A sports season halted by an injury is a terrible event.Photo Credit: June Gabriel Santos
The crowd is roaring as the scoreboard recaps the last few minutes left in the game. As I sprint, closing the gap between myself and the goal, I can hear my teammates urging me to score the winning goal. Suddenly, the world starts spinning as I lose my footing on an uneven piece of the field. The red hot flashes of pain searing through my ankle makes me fear the worst, and as I look down at my rapidly swelling ankle, I know my worst fear has become reality: my season is over.
Over the past few years, hard-hitting sports seem to hold more and more dangers for teen athletes. All it takes is one wrong move during the game or practice to ruin the rest of your season.
“I remember in 2009 I tore a tissue in my elbow and had to bench for the rest of the baseball season. Its the worst feeling ever to watch my team win and lose without me,” confesses sophomore Joseph Alturo.
According to Fox News,the five most common injures that occur to young athletes is knee injuries, ankle sprains, strains and overuse of muscles, stress fractures, and concussions. Even the slightest injury can impair an athlete for their season or be the determining factor of whether they will walk pain-free later in life.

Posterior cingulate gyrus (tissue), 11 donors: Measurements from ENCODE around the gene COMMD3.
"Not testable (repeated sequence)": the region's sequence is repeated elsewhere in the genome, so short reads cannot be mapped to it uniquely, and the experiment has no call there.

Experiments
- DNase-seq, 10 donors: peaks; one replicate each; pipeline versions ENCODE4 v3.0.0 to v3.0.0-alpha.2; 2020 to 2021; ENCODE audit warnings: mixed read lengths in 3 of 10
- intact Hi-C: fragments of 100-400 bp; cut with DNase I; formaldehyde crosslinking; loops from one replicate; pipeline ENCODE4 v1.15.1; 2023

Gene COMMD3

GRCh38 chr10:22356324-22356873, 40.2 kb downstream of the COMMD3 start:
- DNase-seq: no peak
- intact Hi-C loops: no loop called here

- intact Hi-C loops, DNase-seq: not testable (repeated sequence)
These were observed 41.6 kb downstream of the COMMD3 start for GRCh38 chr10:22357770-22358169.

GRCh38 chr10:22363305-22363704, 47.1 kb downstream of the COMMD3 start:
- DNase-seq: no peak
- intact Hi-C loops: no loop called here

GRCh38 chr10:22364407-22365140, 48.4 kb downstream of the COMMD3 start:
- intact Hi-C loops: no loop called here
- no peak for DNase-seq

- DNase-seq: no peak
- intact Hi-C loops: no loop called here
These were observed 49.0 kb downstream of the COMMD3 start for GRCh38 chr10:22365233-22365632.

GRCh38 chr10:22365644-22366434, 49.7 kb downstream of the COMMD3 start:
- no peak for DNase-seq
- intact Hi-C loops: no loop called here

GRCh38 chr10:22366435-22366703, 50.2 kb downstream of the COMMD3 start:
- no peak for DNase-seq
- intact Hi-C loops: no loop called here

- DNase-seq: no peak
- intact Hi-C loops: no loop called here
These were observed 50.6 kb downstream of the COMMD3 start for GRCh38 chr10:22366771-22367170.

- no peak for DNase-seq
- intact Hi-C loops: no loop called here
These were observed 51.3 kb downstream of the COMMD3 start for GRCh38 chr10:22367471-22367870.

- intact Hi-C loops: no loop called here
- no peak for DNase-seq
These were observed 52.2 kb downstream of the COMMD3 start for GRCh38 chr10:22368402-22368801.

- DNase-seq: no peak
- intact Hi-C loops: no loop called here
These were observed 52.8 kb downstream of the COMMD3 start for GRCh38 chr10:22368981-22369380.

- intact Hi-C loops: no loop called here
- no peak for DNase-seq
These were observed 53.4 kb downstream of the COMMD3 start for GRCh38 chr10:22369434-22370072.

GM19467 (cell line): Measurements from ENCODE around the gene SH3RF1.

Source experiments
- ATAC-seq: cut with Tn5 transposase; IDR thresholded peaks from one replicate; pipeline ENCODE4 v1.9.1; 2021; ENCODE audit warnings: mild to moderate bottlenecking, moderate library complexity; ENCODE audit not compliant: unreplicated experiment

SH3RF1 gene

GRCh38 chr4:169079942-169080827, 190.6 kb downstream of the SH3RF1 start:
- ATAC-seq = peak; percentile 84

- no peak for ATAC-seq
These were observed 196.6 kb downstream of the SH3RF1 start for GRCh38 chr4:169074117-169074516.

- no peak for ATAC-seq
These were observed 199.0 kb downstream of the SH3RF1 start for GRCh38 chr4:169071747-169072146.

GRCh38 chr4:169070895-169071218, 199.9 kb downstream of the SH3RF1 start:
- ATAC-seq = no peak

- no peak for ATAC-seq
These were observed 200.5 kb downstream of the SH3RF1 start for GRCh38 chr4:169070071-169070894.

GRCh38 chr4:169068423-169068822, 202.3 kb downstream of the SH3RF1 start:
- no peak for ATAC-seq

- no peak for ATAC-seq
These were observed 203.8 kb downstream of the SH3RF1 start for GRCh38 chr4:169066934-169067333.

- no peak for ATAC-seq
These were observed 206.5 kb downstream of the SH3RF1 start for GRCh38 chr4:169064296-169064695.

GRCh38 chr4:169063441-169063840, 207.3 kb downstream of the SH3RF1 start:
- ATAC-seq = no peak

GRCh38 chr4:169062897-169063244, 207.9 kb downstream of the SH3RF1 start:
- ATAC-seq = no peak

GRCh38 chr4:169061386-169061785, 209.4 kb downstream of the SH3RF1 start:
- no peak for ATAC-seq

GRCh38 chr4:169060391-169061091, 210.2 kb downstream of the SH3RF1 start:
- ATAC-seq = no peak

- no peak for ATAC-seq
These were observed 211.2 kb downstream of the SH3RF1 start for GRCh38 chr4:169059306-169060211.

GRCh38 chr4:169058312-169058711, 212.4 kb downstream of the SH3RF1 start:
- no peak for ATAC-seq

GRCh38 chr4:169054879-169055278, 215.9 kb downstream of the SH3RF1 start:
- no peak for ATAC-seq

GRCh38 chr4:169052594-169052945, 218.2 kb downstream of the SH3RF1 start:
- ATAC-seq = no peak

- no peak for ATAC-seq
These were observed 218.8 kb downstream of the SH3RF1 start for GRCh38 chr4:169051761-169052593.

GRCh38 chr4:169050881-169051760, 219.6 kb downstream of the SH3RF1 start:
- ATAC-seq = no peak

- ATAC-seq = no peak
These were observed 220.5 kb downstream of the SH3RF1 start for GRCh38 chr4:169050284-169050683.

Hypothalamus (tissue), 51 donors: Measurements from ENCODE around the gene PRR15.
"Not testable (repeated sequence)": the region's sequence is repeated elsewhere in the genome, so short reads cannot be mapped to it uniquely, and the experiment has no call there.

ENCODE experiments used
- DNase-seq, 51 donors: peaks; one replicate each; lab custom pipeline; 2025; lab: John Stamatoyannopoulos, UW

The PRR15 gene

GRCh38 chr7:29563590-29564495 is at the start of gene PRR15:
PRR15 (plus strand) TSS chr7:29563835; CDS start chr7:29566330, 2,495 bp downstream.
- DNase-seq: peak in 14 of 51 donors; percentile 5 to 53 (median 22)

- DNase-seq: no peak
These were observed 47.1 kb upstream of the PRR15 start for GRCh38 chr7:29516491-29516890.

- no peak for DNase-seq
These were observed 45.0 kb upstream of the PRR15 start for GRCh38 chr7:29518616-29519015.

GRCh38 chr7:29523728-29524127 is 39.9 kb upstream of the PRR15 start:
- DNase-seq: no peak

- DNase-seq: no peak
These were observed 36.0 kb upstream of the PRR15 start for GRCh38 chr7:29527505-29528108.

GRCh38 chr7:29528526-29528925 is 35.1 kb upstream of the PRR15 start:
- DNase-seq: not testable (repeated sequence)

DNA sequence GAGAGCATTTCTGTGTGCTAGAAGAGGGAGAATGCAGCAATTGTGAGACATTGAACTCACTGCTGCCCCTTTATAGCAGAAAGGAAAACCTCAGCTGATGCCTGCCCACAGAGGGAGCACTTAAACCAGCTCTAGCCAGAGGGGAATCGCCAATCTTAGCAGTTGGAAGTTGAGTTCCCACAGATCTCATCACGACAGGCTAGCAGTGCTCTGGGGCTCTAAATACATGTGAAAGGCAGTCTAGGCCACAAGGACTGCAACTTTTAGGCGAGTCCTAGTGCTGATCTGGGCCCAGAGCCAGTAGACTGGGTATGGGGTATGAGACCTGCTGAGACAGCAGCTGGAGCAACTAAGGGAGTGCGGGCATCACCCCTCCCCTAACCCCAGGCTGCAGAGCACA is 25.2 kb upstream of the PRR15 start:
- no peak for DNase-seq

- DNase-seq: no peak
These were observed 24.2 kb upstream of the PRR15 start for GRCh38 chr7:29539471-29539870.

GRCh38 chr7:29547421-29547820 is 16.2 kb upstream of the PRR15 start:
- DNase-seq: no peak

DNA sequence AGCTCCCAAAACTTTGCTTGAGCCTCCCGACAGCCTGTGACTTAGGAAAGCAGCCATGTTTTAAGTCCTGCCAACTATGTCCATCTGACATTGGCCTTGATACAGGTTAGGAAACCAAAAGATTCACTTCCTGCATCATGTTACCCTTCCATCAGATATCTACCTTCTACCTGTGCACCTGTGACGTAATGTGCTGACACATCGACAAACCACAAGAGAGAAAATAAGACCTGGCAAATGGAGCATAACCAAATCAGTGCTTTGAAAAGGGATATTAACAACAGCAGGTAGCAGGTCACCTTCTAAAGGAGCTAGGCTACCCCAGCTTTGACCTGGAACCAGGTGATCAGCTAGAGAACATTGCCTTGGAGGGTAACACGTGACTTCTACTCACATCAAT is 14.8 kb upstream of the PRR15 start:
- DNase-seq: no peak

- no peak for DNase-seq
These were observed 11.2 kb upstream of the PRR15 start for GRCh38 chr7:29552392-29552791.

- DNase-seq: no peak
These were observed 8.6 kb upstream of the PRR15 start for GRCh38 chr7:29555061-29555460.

“Last year I tore my ACL. Worst. Thing. Ever. I was out for six months, which means I basically benched my entire soccer season,” complains sophomore Sofia Valles.
An ACL (anterior cruciate ligament) tear can lead to the end of a whole season for an individual athlete being over. The ACL is the ligament that maintains the knee’s stability. The injury can happen when your foot is firmly planted on the ground and a sudden force hits your knee while your leg is straight or slightly bent. This type of injury is common in soccer, skiing, football, and other sports with lots of stop-and-go movements, jumping, or weaving.
“My advice to any athlete who is injured and ends up benching is to take that time to heal and be ready for the comeback. Believe me, you’ll be even stronger after you allow your body to heal,” advises Certified Nursing Program Leacher Ms. Jan Monroe.
I also have a fear that my constant aches and pains or minor injuries will eventually take a toll on my body later in life. I think you pay a price for playing sports even if you don’t have a major injury because when you start at a young age and play sports through your mid-20s, you have substantially affected the nature of the joints. This causes a very specific and dramatic effect on the joints later in life.
From my experience of being benched due to an injury, the best thing to do is to rest and accept the fact that my body needs to take time to heal. Its hard for me to sit on the bench while my team plays the final few games left in the season. When they win a game, I’m proud of them, but an overwhelming sense of unimportance also affects me because I feel as though my team doesn’t need me.